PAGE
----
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I remember an image of the Buddha being surrounded by animals. I think the story is that they all flocked around after his enlightenment though I could be wrong. Does anyone know what the story is that goes with this picture and where if anywhere it is in the Buddhist texts. Also if someone can point me to a particularly good picture I would be grateful.

My motivation for asking this is I'm due to run a family afternoon in my local centre and my idea is to get the children making clay animals (with googly eyes) that we can then arrange arround a Buddha to recreate this scene. Then we will all eat some cake!

Many Thanks

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An image (a painting) of the Buddha with many animals is the subject of the children's story, The Cat Who Went to Heaven.

Some of the animal vignettes in this are each taken from a traditional story (e.g. Buddha and swan, and e.g. Buddha and Banyan deer).

The painting is of the following scene:

When he was eighty, he knew he was near death, and he saw the skies open and all the Hindu gods of the heavens, and of the trees, and the mountains, with his disciples, and the animals of the earth came to bid him farewell.

I don't know whether that scene is from any traditional story (I don't think it's a Pali sutta).

  • You're right. It was the Buddha's parinirvana not enlightenment. Thanks for that – Crab Bucket Aug 30 '15 at 9:20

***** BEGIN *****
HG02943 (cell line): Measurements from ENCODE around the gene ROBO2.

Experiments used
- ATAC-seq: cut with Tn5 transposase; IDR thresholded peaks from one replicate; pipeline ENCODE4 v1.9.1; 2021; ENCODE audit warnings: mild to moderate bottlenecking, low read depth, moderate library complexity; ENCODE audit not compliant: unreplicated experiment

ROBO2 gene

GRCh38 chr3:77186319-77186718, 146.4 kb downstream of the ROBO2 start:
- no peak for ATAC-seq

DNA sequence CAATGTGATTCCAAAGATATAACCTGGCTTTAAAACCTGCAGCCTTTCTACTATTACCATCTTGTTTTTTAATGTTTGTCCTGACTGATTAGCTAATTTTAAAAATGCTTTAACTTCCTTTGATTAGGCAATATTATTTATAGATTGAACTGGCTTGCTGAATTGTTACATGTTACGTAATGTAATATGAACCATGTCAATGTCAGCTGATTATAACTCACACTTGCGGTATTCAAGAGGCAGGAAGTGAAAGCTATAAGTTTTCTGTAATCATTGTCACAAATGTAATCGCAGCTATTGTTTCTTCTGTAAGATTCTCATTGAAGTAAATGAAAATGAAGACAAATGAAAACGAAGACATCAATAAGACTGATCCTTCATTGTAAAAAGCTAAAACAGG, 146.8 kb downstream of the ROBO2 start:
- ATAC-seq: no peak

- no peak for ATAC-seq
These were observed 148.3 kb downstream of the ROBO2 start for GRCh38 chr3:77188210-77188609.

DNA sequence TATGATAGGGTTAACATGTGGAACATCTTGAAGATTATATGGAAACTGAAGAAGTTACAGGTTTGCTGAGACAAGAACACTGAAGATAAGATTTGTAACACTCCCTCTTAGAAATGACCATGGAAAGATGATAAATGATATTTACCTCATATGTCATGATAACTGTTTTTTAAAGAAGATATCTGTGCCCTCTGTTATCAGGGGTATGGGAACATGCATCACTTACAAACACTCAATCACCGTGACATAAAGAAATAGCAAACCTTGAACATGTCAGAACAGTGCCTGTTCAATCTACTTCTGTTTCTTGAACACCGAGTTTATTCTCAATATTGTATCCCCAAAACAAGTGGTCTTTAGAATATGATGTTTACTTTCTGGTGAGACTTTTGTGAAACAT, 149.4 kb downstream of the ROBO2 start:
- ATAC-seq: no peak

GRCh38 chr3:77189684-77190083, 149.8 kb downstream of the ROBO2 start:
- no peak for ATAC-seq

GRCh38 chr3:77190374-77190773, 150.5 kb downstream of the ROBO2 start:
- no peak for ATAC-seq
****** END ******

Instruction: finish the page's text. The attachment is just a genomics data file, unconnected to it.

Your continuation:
• According to Wikipedia the author "traveled to the Orient, riding horseback through the Philippines, exploring Indonesia and China, and sleeping in a Buddhist monastery. These travels would later influence her writing." And so maybe she found the story (or the picture) there (unless she made it up herself, maybe not since about an orthodoxy regarding cats). The story is set in Japan. The story was written in 1930, and maybe early American Buddhism would have likely been Chinese or Japanese. – ChrisW Aug 30 '15 at 9:49
  • But then again it says "all the Hindu gods of the heavens" so, I don't know. There are Hindus in that area of the world too (a place like Singapore for example has all kinds of temples co-existing in one place, i.e. Buddhist, Muslim, Christian, and Hindu). – ChrisW Aug 30 '15 at 10:24

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